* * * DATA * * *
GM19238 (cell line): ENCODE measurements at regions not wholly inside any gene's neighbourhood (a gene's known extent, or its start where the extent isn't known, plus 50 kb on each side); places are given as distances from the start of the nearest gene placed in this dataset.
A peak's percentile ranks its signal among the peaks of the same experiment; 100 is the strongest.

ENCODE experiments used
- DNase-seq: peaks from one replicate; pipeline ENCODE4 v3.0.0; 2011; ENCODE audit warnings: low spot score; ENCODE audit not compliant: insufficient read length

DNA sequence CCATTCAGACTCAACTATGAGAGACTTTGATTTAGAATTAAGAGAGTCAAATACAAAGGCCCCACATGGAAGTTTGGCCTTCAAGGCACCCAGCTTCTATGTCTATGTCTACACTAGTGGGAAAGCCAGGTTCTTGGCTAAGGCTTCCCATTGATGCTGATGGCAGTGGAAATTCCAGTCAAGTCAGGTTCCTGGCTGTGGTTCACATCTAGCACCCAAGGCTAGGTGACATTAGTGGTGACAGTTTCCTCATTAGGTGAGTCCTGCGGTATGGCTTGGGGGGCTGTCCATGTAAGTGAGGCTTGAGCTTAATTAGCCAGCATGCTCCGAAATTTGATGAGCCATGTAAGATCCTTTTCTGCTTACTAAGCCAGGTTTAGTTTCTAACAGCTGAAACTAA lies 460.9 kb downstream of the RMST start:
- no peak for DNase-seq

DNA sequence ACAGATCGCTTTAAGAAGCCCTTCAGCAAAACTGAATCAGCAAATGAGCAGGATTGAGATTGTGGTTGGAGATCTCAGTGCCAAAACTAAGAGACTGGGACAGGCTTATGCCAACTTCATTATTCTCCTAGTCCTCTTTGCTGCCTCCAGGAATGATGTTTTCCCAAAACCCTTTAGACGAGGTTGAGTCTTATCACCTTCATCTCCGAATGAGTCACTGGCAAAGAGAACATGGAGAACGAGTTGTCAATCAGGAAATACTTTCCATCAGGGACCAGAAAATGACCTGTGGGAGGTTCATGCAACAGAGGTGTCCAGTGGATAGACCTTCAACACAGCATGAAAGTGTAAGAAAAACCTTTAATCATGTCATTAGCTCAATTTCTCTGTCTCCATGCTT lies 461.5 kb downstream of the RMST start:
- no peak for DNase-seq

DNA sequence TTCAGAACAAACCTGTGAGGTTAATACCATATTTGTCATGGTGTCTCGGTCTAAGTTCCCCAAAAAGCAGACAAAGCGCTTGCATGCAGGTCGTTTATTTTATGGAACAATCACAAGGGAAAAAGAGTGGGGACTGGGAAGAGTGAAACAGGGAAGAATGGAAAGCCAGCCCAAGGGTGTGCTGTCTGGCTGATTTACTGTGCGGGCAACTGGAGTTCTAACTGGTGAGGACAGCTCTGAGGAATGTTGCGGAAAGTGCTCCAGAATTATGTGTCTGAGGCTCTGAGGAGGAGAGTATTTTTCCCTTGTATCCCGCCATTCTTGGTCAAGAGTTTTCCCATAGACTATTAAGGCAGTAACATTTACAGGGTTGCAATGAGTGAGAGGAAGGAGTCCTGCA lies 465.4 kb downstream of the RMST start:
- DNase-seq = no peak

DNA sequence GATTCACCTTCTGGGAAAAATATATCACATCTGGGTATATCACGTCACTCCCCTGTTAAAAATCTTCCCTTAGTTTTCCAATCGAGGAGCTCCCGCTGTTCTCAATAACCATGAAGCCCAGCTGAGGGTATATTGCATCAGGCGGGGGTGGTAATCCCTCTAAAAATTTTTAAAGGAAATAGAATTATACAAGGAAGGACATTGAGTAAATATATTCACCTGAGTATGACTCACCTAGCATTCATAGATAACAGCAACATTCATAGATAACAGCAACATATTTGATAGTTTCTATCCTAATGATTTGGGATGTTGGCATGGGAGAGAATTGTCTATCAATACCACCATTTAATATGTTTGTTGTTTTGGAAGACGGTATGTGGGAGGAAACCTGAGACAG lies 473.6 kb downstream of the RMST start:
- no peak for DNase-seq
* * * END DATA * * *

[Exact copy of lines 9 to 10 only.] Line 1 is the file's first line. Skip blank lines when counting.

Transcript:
DNA sequence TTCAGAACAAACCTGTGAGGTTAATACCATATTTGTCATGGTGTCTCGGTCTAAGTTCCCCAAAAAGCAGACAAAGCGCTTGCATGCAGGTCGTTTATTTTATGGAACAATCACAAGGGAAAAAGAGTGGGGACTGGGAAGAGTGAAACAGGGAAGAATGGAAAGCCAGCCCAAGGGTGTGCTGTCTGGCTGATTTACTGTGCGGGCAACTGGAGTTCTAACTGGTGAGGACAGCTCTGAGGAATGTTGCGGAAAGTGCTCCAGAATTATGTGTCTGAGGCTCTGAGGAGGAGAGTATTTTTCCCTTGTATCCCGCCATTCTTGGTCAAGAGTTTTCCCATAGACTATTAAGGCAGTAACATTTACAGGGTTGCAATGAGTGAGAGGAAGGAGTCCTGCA lies 465.4 kb downstream of the RMST start:
- DNase-seq = no peak